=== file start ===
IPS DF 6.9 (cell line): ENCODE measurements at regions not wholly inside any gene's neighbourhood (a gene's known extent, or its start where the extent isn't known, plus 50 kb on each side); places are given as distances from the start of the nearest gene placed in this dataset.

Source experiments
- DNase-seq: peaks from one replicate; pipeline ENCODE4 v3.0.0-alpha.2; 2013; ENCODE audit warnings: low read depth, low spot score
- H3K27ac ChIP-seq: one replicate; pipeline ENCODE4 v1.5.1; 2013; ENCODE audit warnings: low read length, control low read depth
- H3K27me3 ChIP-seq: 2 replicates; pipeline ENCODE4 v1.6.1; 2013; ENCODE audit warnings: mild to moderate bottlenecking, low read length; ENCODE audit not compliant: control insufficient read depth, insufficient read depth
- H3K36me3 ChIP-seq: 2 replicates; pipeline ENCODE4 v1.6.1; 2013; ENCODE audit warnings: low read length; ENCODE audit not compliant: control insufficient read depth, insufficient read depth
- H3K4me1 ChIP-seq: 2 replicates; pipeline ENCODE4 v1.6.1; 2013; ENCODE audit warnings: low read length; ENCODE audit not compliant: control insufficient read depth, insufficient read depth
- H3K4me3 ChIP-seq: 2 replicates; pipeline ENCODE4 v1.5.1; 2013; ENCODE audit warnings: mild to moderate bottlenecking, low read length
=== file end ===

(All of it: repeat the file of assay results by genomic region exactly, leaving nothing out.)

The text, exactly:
IPS DF 6.9 (cell line): ENCODE measurements at regions not wholly inside any gene's neighbourhood (a gene's known extent, or its start where the extent isn't known, plus 50 kb on each side); places are given as distances from the start of the nearest gene placed in this dataset.

Source experiments
- DNase-seq: peaks from one replicate; pipeline ENCODE4 v3.0.0-alpha.2; 2013; ENCODE audit warnings: low read depth, low spot score
- H3K27ac ChIP-seq: one replicate; pipeline ENCODE4 v1.5.1; 2013; ENCODE audit warnings: low read length, control low read depth
- H3K27me3 ChIP-seq: 2 replicates; pipeline ENCODE4 v1.6.1; 2013; ENCODE audit warnings: mild to moderate bottlenecking, low read length; ENCODE audit not compliant: control insufficient read depth, insufficient read depth
- H3K36me3 ChIP-seq: 2 replicates; pipeline ENCODE4 v1.6.1; 2013; ENCODE audit warnings: low read length; ENCODE audit not compliant: control insufficient read depth, insufficient read depth
- H3K4me1 ChIP-seq: 2 replicates; pipeline ENCODE4 v1.6.1; 2013; ENCODE audit warnings: low read length; ENCODE audit not compliant: control insufficient read depth, insufficient read depth
- H3K4me3 ChIP-seq: 2 replicates; pipeline ENCODE4 v1.5.1; 2013; ENCODE audit warnings: mild to moderate bottlenecking, low read length